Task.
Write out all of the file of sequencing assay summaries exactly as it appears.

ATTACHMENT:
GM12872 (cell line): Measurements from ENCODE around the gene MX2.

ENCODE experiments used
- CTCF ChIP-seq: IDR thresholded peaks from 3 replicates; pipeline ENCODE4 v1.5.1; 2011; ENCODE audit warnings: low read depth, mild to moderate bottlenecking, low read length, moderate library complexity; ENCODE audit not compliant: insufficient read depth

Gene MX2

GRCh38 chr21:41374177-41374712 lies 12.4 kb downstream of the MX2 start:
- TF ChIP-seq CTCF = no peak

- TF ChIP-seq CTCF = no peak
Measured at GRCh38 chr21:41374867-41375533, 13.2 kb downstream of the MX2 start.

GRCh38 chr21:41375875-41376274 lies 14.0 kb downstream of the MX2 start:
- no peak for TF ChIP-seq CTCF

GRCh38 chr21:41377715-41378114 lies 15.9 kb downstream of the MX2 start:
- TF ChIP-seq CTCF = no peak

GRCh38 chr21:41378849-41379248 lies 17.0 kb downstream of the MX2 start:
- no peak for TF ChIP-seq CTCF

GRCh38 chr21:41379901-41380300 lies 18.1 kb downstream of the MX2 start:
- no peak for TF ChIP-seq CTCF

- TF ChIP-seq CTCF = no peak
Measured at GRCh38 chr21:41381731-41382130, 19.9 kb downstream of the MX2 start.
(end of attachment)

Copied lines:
GM12872 (cell line): Measurements from ENCODE around the gene MX2.

ENCODE experiments used
- CTCF ChIP-seq: IDR thresholded peaks from 3 replicates; pipeline ENCODE4 v1.5.1; 2011; ENCODE audit warnings: low read depth, mild to moderate bottlenecking, low read length, moderate library complexity; ENCODE audit not compliant: insufficient read depth

Gene MX2

GRCh38 chr21:41374177-41374712 lies 12.4 kb downstream of the MX2 start:
- TF ChIP-seq CTCF = no peak

- TF ChIP-seq CTCF = no peak
Measured at GRCh38 chr21:41374867-41375533, 13.2 kb downstream of the MX2 start.

GRCh38 chr21:41375875-41376274 lies 14.0 kb downstream of the MX2 start:
- no peak for TF ChIP-seq CTCF

GRCh38 chr21:41377715-41378114 lies 15.9 kb downstream of the MX2 start:
- TF ChIP-seq CTCF = no peak

GRCh38 chr21:41378849-41379248 lies 17.0 kb downstream of the MX2 start:
- no peak for TF ChIP-seq CTCF

GRCh38 chr21:41379901-41380300 lies 18.1 kb downstream of the MX2 start:
- no peak for TF ChIP-seq CTCF

- TF ChIP-seq CTCF = no peak
Measured at GRCh38 chr21:41381731-41382130, 19.9 kb downstream of the MX2 start.